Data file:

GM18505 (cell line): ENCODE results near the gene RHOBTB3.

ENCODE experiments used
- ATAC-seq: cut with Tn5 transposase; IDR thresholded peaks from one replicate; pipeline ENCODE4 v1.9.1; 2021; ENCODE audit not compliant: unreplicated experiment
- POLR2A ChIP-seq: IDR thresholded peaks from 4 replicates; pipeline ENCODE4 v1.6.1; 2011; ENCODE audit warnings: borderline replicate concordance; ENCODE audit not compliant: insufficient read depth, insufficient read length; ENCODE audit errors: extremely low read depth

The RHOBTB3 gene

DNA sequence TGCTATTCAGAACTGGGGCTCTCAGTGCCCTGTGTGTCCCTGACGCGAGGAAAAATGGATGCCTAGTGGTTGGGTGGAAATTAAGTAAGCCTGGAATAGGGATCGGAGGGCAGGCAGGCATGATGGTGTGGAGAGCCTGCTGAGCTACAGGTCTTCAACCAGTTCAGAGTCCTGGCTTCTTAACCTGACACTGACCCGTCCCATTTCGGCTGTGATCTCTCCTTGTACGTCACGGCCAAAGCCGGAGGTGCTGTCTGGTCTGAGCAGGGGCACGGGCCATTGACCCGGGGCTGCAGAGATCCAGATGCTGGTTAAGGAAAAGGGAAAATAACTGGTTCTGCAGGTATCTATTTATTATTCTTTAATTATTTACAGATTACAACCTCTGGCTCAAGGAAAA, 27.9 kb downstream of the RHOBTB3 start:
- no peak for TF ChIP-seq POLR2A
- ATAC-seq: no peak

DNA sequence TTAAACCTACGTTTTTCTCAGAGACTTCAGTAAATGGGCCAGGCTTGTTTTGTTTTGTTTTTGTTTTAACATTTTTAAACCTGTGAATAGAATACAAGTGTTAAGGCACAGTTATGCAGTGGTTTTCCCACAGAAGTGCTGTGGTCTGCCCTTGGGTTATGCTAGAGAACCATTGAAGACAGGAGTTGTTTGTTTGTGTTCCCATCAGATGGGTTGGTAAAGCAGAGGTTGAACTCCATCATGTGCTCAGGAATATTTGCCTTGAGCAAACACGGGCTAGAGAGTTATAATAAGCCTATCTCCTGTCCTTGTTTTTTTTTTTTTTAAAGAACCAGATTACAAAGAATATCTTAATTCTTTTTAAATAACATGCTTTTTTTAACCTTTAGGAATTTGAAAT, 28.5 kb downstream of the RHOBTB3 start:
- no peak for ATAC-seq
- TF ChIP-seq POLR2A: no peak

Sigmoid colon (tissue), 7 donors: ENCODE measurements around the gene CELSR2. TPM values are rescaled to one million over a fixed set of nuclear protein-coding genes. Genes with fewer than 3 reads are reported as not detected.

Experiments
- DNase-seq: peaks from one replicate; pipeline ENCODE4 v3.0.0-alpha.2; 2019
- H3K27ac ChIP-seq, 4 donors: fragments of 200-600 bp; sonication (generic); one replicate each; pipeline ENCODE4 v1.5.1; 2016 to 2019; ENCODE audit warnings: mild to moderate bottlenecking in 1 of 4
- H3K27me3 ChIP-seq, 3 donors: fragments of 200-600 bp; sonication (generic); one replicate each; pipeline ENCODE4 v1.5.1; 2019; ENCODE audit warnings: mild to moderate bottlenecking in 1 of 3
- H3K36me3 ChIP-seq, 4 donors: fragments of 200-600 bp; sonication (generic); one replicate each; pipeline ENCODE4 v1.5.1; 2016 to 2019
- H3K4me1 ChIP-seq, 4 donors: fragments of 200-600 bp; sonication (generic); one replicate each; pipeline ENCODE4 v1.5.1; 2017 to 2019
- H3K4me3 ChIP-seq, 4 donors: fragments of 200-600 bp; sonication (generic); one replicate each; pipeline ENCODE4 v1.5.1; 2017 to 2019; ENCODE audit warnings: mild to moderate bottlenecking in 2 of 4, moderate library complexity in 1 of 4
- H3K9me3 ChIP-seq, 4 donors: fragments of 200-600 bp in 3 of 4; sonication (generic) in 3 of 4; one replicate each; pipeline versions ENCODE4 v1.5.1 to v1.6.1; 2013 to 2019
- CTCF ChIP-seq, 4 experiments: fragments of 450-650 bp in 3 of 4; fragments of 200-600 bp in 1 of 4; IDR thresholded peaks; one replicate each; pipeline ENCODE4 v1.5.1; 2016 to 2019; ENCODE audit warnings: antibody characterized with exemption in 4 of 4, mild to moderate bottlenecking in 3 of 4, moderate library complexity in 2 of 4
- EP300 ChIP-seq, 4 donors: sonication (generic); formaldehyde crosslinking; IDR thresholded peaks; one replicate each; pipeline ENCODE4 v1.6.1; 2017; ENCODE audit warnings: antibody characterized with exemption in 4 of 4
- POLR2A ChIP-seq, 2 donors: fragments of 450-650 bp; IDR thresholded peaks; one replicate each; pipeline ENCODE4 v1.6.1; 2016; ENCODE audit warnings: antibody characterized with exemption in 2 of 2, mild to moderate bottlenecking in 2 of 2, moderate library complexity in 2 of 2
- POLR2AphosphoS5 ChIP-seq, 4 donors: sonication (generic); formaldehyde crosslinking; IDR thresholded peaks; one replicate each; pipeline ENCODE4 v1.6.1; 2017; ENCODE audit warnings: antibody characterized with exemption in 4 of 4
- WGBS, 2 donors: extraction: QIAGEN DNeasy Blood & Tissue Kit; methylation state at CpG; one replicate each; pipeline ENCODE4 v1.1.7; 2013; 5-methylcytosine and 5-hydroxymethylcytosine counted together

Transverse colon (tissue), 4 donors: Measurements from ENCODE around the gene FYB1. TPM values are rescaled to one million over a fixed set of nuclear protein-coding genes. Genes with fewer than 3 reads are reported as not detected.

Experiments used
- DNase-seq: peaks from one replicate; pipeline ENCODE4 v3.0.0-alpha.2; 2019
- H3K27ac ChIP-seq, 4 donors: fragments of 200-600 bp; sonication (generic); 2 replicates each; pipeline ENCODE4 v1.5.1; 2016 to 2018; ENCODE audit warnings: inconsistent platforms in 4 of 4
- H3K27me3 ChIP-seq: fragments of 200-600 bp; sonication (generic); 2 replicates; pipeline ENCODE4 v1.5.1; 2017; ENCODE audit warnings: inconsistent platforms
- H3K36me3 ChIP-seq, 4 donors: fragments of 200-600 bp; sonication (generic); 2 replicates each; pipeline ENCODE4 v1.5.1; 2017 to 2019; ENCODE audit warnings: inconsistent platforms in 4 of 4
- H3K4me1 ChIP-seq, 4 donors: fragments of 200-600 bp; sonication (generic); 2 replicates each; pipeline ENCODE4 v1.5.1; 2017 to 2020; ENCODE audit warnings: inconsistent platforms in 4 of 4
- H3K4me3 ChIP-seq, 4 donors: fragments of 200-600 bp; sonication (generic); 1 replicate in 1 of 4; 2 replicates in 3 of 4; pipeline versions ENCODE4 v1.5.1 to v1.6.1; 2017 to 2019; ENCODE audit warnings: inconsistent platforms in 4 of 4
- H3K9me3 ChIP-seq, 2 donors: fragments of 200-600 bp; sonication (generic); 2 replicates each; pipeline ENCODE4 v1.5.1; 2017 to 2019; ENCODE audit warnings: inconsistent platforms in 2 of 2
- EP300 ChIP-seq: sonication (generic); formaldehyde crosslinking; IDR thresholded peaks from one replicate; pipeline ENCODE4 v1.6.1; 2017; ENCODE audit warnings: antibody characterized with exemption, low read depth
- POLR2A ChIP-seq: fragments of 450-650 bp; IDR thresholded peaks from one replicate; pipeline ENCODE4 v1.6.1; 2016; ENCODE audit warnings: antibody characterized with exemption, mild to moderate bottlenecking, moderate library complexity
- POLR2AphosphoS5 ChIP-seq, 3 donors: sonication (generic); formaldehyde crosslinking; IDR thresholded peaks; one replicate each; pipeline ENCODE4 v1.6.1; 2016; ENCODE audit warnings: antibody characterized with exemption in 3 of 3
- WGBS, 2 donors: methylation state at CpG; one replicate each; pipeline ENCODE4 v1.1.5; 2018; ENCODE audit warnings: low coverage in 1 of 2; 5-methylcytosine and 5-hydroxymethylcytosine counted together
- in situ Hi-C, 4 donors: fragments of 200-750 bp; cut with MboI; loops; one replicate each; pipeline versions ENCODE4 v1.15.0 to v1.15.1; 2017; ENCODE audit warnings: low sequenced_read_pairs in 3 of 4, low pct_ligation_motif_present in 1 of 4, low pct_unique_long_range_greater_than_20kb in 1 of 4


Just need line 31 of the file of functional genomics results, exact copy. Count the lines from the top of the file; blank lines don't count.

- H3K36me3 ChIP-seq, 4 donors: fragments of 200-600 bp; sonication (generic); 2 replicates each; pipeline ENCODE4 v1.5.1; 2017 to 2019; ENCODE audit warnings: inconsistent platforms in 4 of 4